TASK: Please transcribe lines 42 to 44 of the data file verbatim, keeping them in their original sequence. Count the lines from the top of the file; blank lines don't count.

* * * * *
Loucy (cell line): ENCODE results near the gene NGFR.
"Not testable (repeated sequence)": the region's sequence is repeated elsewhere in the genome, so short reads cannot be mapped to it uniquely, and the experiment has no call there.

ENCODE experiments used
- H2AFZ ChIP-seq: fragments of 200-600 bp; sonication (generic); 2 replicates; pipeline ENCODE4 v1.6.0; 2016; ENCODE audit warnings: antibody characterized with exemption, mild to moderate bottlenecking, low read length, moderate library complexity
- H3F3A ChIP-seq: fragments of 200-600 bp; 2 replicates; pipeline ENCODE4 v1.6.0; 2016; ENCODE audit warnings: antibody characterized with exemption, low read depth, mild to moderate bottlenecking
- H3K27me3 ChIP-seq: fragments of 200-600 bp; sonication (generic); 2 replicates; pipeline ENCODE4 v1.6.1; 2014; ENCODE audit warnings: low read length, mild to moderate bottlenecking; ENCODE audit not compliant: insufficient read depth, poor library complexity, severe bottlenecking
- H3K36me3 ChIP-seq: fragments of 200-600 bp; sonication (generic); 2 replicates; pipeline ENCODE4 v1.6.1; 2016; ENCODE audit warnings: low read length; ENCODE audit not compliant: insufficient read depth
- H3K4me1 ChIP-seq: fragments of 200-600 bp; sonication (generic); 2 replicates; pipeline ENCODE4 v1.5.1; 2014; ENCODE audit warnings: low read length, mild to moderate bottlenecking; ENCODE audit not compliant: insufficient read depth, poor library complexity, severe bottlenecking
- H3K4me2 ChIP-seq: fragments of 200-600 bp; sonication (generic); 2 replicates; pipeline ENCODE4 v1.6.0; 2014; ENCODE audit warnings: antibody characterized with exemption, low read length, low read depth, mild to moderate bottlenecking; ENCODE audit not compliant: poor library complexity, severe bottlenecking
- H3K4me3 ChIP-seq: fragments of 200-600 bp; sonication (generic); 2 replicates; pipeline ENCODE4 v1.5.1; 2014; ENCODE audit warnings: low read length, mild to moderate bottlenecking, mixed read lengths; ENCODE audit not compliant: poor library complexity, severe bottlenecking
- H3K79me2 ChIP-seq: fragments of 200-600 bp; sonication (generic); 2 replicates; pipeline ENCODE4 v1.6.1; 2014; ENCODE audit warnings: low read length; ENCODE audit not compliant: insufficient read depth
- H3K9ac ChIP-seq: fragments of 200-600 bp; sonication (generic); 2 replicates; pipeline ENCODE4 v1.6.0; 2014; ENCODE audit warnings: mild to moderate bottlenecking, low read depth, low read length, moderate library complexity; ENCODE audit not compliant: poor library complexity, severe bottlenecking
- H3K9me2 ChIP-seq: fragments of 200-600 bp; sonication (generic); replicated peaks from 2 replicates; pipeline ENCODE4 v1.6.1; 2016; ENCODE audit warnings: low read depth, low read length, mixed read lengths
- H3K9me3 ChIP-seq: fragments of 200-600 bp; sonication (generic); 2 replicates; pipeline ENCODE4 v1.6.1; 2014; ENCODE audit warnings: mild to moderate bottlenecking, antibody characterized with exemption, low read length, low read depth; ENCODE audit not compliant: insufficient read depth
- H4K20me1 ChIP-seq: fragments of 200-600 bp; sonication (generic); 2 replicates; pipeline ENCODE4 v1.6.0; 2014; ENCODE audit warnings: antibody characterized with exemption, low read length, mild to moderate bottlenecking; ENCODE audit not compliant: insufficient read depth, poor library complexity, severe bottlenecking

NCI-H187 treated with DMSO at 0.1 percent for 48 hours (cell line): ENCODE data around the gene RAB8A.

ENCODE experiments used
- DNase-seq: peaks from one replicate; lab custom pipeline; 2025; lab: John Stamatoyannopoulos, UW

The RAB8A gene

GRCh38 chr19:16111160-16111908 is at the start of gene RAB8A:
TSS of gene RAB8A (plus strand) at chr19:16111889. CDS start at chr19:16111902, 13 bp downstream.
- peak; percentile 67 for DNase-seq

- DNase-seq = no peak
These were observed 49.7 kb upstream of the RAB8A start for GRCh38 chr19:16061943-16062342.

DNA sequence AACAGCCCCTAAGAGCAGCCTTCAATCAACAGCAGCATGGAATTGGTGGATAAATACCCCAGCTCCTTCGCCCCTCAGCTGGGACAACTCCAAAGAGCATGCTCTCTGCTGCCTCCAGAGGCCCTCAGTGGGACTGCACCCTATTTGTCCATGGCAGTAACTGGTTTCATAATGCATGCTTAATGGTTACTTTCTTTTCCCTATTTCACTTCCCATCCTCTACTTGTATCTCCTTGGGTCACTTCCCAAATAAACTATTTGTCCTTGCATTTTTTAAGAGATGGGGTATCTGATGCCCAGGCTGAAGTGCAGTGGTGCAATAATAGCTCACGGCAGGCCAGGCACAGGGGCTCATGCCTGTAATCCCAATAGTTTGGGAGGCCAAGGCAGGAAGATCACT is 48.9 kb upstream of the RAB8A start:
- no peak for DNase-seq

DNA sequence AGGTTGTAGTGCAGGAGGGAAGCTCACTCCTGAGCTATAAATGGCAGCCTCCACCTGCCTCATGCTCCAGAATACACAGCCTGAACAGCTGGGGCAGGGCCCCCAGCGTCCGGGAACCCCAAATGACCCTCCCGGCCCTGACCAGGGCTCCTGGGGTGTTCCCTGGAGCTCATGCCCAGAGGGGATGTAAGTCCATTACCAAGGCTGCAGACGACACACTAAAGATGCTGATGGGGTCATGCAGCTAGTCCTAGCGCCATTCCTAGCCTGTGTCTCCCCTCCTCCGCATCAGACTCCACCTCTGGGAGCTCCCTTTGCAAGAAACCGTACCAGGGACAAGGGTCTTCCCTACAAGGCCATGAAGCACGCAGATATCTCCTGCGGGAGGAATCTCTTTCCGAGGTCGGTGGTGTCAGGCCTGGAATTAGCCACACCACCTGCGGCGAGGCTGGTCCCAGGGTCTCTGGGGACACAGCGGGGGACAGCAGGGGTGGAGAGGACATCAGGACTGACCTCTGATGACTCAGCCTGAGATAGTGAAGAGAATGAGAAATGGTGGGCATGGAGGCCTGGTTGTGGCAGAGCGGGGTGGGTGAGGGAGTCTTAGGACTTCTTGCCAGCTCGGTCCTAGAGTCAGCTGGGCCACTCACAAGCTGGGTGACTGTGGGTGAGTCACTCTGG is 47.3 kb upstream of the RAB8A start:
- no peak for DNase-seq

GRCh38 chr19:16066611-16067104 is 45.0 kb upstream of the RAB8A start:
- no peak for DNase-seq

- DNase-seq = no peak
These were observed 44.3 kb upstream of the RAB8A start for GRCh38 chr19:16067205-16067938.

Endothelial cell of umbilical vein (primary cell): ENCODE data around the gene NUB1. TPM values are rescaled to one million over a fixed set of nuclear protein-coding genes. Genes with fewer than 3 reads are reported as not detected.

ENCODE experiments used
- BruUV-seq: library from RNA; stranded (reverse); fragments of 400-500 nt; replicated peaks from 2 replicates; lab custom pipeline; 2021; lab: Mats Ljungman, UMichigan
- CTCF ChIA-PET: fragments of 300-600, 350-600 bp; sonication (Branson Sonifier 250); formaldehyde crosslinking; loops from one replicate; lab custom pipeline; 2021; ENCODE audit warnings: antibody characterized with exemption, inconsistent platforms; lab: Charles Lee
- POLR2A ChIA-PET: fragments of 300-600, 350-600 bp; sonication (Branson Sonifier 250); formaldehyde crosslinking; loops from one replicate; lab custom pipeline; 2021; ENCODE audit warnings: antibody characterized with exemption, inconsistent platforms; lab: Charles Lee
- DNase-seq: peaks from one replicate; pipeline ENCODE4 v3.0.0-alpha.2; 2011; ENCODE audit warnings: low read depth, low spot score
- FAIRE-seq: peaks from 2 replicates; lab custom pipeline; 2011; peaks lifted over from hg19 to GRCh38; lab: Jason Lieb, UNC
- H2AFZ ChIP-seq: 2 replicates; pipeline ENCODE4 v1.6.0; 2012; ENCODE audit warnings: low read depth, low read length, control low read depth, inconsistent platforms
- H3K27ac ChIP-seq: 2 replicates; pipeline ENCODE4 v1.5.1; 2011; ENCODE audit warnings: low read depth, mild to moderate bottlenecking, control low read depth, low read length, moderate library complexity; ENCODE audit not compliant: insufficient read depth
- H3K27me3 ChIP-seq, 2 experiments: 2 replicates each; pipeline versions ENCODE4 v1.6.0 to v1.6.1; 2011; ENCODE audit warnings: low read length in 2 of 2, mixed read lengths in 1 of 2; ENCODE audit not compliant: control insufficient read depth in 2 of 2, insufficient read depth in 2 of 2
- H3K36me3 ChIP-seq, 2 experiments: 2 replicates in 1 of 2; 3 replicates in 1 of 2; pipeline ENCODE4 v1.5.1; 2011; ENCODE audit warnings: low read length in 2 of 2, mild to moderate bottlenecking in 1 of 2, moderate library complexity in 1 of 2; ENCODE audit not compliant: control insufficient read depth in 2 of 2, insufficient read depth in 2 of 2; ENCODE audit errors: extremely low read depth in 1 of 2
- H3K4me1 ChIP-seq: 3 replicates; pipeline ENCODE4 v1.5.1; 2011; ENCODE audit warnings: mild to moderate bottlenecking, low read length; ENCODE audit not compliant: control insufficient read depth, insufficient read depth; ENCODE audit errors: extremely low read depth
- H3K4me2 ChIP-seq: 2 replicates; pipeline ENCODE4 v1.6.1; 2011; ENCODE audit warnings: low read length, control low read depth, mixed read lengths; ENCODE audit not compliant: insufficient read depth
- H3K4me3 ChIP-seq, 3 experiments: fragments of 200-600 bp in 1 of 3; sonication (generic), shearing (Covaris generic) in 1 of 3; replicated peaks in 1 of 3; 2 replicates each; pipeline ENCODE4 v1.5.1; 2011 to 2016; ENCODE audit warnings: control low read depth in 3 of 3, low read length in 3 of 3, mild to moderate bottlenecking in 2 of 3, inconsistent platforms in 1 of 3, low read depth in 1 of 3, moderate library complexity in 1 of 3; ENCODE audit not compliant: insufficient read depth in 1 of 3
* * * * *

- H3K27me3 ChIP-seq, 2 experiments: 2 replicates each; pipeline versions ENCODE4 v1.6.0 to v1.6.1; 2011; ENCODE audit warnings: low read length in 2 of 2, mixed read lengths in 1 of 2; ENCODE audit not compliant: control insufficient read depth in 2 of 2, insufficient read depth in 2 of 2
- H3K36me3 ChIP-seq, 2 experiments: 2 replicates in 1 of 2; 3 replicates in 1 of 2; pipeline ENCODE4 v1.5.1; 2011; ENCODE audit warnings: low read length in 2 of 2, mild to moderate bottlenecking in 1 of 2, moderate library complexity in 1 of 2; ENCODE audit not compliant: control insufficient read depth in 2 of 2, insufficient read depth in 2 of 2; ENCODE audit errors: extremely low read depth in 1 of 2
- H3K4me1 ChIP-seq: 3 replicates; pipeline ENCODE4 v1.5.1; 2011; ENCODE audit warnings: mild to moderate bottlenecking, low read length; ENCODE audit not compliant: control insufficient read depth, insufficient read depth; ENCODE audit errors: extremely low read depth